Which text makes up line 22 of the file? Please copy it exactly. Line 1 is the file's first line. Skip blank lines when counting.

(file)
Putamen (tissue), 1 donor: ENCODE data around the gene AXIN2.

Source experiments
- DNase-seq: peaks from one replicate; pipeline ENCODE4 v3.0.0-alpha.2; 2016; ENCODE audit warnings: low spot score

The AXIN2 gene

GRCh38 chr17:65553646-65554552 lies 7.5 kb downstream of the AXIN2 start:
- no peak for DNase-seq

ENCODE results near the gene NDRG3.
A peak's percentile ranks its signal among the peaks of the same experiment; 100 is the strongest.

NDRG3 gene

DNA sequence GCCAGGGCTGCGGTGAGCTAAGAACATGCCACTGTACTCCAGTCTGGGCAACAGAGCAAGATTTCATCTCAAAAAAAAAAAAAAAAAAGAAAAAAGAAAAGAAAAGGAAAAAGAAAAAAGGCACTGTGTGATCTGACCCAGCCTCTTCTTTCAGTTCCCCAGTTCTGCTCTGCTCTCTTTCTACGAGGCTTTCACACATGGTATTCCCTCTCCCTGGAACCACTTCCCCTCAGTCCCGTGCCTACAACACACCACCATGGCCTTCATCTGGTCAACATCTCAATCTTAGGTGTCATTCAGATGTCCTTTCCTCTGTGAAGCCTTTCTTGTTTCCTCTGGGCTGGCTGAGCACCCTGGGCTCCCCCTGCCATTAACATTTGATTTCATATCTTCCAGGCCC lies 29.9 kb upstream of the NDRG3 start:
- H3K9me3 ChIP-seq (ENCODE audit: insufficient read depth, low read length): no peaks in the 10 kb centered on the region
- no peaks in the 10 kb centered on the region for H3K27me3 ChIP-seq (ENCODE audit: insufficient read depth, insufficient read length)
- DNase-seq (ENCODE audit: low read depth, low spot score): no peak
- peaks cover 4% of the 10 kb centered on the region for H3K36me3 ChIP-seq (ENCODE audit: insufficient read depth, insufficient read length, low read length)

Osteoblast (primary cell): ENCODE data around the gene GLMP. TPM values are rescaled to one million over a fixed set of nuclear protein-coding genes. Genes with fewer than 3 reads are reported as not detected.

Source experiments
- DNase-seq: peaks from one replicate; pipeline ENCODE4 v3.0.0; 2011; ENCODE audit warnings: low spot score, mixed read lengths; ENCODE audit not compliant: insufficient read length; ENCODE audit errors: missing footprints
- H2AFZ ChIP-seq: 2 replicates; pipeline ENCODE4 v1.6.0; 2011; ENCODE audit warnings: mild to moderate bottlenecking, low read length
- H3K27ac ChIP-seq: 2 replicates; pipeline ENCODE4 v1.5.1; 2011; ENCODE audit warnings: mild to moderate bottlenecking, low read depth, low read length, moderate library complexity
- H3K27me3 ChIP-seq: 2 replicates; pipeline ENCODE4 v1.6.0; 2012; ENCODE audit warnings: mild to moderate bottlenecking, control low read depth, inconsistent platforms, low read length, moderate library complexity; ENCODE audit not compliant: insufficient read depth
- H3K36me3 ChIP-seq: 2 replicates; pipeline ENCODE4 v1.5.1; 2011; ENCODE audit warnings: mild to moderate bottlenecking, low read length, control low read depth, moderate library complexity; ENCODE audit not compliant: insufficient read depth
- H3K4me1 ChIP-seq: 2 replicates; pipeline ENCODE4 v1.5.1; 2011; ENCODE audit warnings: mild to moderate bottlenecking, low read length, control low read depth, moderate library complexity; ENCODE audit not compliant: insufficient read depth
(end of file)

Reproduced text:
- H3K4me1 ChIP-seq: 2 replicates; pipeline ENCODE4 v1.5.1; 2011; ENCODE audit warnings: mild to moderate bottlenecking, low read length, control low read depth, moderate library complexity; ENCODE audit not compliant: insufficient read depth